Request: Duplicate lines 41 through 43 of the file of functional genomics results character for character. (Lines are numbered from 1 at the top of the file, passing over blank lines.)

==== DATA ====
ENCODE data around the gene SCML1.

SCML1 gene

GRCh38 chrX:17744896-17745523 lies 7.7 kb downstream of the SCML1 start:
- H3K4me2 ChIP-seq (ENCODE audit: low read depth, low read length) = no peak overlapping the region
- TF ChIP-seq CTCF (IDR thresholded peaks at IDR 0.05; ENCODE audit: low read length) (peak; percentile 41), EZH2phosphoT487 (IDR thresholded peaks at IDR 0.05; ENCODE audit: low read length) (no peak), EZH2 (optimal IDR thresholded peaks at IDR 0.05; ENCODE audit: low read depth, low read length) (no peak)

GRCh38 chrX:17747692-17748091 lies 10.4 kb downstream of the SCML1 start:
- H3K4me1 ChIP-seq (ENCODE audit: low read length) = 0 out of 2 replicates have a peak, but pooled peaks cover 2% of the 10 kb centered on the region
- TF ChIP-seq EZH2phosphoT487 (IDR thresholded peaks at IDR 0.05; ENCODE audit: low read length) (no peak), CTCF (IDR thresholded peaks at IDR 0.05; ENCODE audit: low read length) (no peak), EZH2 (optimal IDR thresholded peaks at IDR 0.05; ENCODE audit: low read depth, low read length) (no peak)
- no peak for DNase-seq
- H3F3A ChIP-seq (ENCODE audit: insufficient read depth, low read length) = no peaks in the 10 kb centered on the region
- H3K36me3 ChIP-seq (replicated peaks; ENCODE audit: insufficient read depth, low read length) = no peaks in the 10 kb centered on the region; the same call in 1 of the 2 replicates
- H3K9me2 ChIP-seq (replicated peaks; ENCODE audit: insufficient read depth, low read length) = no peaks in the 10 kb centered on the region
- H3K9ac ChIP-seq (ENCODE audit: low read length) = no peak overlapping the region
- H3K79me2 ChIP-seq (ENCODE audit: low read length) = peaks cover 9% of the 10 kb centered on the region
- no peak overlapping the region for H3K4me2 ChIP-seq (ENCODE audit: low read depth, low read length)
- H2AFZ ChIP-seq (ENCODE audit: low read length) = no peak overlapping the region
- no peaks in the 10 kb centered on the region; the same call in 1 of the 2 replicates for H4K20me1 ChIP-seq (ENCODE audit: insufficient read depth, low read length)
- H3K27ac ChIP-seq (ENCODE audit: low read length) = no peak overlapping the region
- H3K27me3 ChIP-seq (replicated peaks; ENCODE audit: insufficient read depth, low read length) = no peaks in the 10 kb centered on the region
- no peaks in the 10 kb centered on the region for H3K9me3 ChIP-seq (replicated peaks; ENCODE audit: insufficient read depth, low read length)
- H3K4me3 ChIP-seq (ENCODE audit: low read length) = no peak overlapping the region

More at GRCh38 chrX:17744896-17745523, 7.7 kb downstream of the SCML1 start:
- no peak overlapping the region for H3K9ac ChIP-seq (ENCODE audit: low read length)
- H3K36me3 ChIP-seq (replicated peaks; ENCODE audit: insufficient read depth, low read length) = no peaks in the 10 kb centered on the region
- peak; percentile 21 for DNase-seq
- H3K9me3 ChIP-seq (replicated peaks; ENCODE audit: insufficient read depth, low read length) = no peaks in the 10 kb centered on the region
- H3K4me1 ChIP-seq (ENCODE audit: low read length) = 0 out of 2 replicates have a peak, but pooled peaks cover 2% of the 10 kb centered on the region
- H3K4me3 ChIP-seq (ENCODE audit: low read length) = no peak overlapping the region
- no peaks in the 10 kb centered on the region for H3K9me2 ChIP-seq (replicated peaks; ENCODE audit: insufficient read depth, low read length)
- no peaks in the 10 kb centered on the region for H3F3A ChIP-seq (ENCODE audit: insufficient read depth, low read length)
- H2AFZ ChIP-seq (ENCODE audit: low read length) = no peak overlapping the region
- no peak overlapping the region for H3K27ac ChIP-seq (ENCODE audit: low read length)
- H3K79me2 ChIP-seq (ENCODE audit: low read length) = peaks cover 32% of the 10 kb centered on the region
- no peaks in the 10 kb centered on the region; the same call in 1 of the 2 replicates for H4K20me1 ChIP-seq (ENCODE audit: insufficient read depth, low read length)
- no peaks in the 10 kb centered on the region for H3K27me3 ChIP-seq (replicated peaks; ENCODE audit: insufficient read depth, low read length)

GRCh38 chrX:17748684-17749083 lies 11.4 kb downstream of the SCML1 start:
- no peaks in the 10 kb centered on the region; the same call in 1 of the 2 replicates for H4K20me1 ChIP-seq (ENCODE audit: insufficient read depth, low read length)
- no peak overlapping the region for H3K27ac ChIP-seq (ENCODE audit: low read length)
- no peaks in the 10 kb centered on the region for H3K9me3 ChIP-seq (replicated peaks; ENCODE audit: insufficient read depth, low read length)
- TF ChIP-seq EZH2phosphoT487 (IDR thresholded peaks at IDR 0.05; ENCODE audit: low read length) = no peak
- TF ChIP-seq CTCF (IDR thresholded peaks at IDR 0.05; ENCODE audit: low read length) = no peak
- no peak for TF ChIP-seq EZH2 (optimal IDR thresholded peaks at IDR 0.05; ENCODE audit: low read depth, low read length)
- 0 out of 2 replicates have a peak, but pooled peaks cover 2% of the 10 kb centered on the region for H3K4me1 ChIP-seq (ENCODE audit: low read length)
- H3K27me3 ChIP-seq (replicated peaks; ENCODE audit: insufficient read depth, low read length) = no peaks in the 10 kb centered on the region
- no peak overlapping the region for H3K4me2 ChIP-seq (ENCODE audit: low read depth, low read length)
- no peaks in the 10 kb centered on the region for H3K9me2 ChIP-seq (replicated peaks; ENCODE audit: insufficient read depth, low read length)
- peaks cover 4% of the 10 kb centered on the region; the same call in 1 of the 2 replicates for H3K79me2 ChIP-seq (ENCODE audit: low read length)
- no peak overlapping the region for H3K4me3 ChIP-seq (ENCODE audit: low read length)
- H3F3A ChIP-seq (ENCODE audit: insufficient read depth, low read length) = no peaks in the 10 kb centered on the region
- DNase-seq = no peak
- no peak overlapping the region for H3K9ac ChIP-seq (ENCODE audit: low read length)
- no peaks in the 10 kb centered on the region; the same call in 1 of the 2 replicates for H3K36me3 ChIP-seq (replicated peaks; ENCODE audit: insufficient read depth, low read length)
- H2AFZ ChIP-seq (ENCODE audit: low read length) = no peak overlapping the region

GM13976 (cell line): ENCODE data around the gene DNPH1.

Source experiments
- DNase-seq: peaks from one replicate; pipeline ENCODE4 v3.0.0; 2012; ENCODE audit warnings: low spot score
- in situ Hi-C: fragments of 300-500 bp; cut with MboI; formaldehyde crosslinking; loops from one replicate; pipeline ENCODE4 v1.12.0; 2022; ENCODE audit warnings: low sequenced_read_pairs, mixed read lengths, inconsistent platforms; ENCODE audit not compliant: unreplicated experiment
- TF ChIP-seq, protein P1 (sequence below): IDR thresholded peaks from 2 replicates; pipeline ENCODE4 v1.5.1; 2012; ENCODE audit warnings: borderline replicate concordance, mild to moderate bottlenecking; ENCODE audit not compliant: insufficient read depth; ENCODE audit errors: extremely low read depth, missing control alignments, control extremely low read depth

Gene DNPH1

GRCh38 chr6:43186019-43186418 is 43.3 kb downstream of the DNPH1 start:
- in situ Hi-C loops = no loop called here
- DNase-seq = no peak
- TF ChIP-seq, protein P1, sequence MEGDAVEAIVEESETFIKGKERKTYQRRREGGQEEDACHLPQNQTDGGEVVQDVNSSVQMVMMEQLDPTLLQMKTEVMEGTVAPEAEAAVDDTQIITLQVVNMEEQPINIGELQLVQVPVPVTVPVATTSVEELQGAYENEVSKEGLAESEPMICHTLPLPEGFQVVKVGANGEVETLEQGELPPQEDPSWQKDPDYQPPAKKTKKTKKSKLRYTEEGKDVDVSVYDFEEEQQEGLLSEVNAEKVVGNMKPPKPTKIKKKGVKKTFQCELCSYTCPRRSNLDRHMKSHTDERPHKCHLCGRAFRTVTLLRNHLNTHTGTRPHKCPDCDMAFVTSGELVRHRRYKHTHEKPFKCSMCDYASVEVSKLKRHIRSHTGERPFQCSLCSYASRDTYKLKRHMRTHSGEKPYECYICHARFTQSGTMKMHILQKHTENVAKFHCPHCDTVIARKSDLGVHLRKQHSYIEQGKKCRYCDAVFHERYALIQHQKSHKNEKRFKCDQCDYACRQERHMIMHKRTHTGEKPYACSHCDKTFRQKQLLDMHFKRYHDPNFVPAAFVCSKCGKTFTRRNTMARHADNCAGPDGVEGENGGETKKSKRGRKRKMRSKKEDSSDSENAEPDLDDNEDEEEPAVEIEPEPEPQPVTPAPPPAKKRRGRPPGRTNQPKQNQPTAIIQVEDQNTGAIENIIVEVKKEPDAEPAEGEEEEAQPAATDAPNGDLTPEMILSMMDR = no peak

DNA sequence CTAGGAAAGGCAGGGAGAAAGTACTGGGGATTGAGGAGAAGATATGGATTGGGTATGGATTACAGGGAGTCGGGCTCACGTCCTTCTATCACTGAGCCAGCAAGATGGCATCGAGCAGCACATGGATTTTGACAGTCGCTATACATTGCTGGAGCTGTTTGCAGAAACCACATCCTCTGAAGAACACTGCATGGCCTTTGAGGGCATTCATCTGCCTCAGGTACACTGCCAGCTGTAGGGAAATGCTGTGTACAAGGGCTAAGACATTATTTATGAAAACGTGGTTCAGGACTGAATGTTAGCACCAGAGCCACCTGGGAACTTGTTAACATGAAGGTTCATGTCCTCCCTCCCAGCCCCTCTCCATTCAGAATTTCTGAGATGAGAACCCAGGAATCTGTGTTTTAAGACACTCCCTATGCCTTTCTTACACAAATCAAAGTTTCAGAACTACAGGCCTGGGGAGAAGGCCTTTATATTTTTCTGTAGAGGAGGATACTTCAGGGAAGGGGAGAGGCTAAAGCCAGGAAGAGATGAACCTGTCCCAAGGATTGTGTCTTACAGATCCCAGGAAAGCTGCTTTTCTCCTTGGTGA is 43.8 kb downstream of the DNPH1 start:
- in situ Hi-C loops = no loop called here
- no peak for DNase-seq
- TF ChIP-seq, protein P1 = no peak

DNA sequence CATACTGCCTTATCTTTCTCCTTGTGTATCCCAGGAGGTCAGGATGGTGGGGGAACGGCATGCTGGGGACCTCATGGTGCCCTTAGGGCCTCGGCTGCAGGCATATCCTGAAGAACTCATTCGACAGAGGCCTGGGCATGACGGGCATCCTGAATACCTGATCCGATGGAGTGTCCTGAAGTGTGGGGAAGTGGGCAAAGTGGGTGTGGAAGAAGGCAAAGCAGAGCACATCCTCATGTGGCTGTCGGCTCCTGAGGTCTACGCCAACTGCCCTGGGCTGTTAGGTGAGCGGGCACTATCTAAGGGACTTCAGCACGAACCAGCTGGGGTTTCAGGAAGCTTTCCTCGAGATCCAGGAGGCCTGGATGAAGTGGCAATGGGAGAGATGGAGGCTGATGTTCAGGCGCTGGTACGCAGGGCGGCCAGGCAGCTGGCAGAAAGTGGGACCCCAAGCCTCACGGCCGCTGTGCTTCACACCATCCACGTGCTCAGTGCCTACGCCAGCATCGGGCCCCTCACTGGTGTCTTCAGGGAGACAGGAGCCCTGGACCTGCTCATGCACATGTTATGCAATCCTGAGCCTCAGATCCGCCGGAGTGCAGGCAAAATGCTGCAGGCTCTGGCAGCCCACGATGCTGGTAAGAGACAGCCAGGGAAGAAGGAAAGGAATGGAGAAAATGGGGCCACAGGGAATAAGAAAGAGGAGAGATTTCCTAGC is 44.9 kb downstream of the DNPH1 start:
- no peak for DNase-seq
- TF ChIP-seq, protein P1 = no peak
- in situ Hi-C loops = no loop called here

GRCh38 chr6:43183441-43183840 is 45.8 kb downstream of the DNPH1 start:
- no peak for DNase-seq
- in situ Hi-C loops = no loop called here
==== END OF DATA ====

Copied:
- TF ChIP-seq CTCF (IDR thresholded peaks at IDR 0.05; ENCODE audit: low read length) = no peak
- no peak for TF ChIP-seq EZH2 (optimal IDR thresholded peaks at IDR 0.05; ENCODE audit: low read depth, low read length)
- 0 out of 2 replicates have a peak, but pooled peaks cover 2% of the 10 kb centered on the region for H3K4me1 ChIP-seq (ENCODE audit: low read length)